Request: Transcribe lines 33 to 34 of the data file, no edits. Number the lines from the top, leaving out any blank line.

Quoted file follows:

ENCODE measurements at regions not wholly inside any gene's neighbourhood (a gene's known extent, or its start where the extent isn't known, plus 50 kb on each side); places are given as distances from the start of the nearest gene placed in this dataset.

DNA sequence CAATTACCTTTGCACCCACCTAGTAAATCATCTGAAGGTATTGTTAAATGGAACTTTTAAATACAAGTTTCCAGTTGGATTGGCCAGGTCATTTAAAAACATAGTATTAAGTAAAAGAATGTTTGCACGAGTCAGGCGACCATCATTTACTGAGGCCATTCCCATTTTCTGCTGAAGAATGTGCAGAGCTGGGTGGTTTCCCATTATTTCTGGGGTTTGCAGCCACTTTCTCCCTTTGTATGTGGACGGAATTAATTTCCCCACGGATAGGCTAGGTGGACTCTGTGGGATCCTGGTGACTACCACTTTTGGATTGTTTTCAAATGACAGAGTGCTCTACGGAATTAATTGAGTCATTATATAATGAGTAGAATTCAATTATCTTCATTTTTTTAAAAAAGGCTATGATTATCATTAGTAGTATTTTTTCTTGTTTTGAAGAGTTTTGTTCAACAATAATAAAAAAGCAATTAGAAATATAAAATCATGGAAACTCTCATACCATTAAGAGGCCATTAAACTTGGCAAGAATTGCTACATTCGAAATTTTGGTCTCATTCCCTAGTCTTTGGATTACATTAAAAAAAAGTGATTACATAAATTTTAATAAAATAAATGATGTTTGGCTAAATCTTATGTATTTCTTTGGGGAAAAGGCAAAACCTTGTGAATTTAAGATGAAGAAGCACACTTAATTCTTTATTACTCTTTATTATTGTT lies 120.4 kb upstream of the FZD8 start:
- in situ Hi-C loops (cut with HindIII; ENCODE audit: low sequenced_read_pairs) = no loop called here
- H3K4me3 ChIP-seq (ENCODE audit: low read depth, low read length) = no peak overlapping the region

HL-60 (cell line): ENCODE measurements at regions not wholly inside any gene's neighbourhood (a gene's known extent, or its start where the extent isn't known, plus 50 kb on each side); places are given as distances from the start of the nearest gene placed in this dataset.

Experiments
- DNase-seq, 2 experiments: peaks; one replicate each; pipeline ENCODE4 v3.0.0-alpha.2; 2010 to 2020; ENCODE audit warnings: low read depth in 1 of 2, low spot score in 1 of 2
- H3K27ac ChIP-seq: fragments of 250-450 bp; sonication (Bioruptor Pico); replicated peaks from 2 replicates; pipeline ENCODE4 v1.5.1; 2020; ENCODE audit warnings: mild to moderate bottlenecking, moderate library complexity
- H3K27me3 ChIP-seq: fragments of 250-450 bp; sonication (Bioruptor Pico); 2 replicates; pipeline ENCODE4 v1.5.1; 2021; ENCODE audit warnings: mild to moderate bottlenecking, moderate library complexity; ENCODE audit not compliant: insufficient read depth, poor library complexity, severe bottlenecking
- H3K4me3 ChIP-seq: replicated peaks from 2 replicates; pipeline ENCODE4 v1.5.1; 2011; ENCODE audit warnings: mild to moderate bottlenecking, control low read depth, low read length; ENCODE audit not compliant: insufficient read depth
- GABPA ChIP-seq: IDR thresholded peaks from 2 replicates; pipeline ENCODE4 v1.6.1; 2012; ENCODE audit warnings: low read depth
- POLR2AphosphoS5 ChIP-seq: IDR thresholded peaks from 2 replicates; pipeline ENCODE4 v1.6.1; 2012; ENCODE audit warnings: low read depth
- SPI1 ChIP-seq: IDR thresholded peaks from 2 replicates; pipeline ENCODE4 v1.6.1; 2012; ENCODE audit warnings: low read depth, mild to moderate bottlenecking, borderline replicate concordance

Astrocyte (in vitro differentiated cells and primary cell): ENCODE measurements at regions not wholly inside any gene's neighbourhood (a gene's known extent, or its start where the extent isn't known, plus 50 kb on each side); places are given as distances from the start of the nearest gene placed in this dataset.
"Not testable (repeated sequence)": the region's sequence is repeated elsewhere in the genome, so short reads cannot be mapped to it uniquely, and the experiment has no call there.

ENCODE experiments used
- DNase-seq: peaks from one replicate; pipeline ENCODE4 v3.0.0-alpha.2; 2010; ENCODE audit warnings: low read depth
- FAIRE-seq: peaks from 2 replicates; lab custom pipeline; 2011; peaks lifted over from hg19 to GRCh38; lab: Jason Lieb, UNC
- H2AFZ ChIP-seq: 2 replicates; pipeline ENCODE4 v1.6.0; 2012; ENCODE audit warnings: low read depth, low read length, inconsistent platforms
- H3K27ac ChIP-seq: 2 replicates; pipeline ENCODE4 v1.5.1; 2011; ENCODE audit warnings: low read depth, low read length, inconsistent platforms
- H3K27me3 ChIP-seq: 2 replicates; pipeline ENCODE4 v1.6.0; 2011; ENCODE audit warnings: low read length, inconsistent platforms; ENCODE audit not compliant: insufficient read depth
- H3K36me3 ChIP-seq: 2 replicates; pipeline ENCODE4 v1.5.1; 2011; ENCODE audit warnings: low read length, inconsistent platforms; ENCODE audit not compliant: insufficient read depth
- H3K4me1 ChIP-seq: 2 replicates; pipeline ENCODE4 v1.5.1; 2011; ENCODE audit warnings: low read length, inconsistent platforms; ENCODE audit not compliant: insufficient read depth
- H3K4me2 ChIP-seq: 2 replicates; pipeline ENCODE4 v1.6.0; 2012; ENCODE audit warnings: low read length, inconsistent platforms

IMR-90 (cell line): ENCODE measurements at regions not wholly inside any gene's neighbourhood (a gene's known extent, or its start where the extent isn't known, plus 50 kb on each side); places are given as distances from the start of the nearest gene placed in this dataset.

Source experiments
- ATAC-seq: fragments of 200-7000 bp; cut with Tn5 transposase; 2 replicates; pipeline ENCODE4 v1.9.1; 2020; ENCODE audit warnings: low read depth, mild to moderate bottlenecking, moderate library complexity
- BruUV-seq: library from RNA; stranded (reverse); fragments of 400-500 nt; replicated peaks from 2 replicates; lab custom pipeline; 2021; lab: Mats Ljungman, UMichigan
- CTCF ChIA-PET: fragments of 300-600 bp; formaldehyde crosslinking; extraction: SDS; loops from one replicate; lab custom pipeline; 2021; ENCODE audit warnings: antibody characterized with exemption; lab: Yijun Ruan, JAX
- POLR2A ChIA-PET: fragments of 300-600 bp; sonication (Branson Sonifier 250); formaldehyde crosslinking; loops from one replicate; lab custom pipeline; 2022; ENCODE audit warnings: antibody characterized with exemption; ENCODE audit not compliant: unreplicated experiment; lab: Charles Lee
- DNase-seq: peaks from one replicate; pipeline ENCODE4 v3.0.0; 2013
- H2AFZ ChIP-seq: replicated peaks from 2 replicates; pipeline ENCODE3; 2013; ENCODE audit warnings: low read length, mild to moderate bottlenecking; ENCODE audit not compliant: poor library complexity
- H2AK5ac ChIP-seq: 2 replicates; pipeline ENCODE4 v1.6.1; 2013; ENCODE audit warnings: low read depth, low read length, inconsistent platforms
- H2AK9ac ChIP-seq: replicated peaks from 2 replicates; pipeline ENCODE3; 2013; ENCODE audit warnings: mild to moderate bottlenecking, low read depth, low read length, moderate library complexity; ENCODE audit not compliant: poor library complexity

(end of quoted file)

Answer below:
- H2AK5ac ChIP-seq: 2 replicates; pipeline ENCODE4 v1.6.1; 2013; ENCODE audit warnings: low read depth, low read length, inconsistent platforms
- H2AK9ac ChIP-seq: replicated peaks from 2 replicates; pipeline ENCODE3; 2013; ENCODE audit warnings: mild to moderate bottlenecking, low read depth, low read length, moderate library complexity; ENCODE audit not compliant: poor library complexity